Pulaski Shoals Area
This area marks the eastern boundary of the park. A navigational light tower marks the shoals themselves. Here the reef consists of scattered very shallow coral heads. In the days before navigational aids and accurate charts, these shoals claimed many ships and as a result, the diver can find the scattered remains of a wide variety of shipwrecks. When diving these sites, please remember to leave all the artifacts where you find them. This courtesy will allow other divers who come after you to enjoy the same sense of discovery. It is also against the law to remove any cultural artifacts and this particular law carries some serious penalties for divers who ignore it.
For more adventuresome diving, go just beyond the boundary buoys in about 75 to 80 feet of water and follow this depth curve looking for changes in reef elevation. It should not take long to find open ocean critters that will make for some exciting diving. Be very careful of the currents out here, as they are strong and variable in direction. As you descend into the deep blue water, you can expect to see very large grouper, and abundance of snapper, and often sharks. Black tips, hammerheads, bull, and nurse sharks are all common sights out here. In addition, you may also get to see turtles and some large formations of eagle rays. The diving out here is not for the timid or the novice diver. Be sure you know what you are getting into before you take the plunge. If you get yourself into trouble out here, you are a long way from help.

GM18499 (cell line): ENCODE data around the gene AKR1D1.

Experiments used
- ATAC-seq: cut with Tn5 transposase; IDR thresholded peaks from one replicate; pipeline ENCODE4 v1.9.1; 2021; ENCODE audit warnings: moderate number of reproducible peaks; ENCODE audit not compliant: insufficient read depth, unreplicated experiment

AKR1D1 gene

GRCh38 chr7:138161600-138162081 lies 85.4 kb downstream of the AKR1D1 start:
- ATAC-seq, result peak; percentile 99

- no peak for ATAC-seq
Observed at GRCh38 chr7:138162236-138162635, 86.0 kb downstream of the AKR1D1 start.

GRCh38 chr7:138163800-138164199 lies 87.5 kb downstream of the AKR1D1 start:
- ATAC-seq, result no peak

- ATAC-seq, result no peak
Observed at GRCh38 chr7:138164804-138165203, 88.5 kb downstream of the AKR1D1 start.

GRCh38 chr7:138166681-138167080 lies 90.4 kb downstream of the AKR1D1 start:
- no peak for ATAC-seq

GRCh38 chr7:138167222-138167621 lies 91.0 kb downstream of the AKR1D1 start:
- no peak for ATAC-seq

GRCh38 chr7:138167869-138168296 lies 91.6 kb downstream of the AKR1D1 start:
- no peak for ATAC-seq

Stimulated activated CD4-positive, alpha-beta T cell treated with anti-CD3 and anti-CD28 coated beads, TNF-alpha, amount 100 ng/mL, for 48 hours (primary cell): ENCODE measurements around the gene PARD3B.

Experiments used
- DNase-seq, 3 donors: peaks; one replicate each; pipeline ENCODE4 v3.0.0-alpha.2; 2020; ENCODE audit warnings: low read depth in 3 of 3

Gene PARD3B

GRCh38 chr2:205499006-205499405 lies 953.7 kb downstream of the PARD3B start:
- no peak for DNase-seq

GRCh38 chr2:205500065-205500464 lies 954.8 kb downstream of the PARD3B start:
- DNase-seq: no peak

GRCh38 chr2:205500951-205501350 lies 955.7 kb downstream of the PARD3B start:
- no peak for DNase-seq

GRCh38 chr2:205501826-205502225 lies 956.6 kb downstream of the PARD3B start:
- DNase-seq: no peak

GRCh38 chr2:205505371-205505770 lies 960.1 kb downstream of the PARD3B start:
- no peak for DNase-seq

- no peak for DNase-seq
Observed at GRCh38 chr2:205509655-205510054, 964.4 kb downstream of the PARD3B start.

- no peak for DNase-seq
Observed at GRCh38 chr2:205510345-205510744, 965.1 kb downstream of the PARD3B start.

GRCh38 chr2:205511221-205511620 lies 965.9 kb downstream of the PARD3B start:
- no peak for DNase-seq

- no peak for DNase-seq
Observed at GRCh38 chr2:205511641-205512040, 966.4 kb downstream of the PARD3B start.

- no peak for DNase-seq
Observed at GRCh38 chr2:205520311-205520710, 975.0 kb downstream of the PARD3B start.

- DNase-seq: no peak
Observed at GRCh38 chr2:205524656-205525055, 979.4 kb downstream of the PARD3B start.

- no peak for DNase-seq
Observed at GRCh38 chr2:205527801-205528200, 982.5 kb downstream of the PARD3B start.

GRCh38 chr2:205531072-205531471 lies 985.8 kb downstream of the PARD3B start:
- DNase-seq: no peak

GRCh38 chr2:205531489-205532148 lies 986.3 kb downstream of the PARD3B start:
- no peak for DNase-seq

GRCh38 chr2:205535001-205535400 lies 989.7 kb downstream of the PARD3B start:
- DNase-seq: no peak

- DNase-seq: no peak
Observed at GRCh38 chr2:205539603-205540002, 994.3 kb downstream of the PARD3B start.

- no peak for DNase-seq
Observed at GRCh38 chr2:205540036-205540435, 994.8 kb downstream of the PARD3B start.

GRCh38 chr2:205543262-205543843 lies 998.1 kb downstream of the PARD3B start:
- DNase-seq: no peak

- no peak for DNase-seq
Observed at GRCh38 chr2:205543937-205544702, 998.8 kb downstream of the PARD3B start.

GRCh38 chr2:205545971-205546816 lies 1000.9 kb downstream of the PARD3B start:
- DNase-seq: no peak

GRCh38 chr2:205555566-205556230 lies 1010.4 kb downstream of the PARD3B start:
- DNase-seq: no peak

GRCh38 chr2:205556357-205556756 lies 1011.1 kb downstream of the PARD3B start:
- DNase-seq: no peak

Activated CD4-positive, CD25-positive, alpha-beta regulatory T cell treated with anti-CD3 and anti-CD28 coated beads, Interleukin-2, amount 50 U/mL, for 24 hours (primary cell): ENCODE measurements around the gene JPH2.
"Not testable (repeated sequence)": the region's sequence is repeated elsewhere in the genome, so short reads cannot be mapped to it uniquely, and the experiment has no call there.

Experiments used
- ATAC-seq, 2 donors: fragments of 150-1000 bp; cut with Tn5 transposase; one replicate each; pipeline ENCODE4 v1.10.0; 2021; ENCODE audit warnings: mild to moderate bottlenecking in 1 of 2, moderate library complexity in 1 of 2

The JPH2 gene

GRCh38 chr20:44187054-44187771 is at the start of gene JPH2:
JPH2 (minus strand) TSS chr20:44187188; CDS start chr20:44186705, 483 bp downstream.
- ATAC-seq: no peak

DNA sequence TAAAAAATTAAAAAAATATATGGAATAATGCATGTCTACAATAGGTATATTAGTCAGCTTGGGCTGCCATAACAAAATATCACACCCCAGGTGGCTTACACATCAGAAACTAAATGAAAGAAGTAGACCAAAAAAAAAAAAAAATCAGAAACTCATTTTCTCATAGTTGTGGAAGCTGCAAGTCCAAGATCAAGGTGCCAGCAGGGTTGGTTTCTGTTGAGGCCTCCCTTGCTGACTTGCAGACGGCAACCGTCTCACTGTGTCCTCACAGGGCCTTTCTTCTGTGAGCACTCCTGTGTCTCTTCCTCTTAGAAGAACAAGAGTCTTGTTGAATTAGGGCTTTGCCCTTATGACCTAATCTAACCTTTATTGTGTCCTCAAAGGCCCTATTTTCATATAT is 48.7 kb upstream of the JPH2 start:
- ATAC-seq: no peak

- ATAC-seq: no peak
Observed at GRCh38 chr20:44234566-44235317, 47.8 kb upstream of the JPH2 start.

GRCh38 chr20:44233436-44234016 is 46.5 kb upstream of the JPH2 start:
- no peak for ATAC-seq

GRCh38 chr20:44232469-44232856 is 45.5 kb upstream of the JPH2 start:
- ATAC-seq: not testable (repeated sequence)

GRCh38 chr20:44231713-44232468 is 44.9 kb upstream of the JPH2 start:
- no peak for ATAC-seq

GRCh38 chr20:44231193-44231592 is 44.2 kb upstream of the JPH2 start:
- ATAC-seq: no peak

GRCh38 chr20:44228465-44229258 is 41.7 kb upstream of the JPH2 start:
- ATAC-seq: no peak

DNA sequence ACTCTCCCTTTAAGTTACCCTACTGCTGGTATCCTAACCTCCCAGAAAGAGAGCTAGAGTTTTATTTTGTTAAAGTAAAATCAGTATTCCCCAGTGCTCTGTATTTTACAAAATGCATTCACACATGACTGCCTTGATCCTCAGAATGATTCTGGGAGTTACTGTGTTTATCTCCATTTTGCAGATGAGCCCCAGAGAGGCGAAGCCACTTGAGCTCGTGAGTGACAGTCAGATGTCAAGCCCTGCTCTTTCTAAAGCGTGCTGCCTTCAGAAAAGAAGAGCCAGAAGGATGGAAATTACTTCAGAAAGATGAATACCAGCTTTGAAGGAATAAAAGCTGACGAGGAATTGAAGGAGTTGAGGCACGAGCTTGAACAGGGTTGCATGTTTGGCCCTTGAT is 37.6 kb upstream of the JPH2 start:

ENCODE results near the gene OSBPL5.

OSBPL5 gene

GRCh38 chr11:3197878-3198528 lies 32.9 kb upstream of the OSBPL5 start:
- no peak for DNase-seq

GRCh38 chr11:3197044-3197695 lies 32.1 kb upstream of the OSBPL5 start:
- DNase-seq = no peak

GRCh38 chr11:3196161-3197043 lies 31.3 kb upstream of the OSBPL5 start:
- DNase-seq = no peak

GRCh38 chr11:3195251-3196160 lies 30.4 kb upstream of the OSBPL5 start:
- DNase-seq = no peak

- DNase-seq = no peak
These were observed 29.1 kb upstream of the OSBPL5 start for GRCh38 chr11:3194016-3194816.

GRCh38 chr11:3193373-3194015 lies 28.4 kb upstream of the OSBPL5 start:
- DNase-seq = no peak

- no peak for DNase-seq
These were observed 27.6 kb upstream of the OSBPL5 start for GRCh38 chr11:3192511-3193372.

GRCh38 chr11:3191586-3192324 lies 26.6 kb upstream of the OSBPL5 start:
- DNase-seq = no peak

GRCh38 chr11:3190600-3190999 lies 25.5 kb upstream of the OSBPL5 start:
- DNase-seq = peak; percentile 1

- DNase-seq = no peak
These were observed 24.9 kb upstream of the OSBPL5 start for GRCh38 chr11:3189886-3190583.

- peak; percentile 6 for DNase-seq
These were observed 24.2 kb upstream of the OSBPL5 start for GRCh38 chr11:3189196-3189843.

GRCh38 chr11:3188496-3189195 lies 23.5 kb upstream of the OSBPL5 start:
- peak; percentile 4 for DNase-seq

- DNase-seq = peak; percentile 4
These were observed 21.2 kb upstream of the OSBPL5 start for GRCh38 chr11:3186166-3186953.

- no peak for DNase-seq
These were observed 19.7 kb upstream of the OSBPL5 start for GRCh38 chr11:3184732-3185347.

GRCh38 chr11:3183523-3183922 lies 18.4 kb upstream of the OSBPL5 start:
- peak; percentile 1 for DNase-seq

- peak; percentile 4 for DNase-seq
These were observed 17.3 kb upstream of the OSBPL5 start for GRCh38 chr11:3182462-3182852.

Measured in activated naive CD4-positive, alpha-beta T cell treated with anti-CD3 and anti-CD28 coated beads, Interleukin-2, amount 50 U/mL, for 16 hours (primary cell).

Long Reef Key
This reef is just to the south of Long Key. It starts in about 35 feet of water and extends out to about 65 feet of water. It is heavily developed coral reef with deep surge channels running north and south between ranges of coral. You will see big star and brain coral heads along with some nice areas of plate coral. Visibility in this area is not as good as in other parts of the park because it does not get the strong flushing currents that typically occur in other areas. If you catch it when the visibility is good, the dive is great for novices and experts alike. The best technique is to use the surge channels as road maps to keep a point of reference of where you are on the dive. Try diving down one channel and coming back another, keeping count of how many you crossed. Once you get back to your starting depth and cross the same number you did on the way down, you are back where you started. Well, at least it works most of the time.
Snorkeling the Moat Wall at Night
This is a rare treat. Outside the moat wall of Fort Jefferson an eerie sense of history meshes with the natural wonders of the underwater world. It is safe enough for kids who are comfortable in the water and exciting enough to stimulate the kid in the most jaded adult.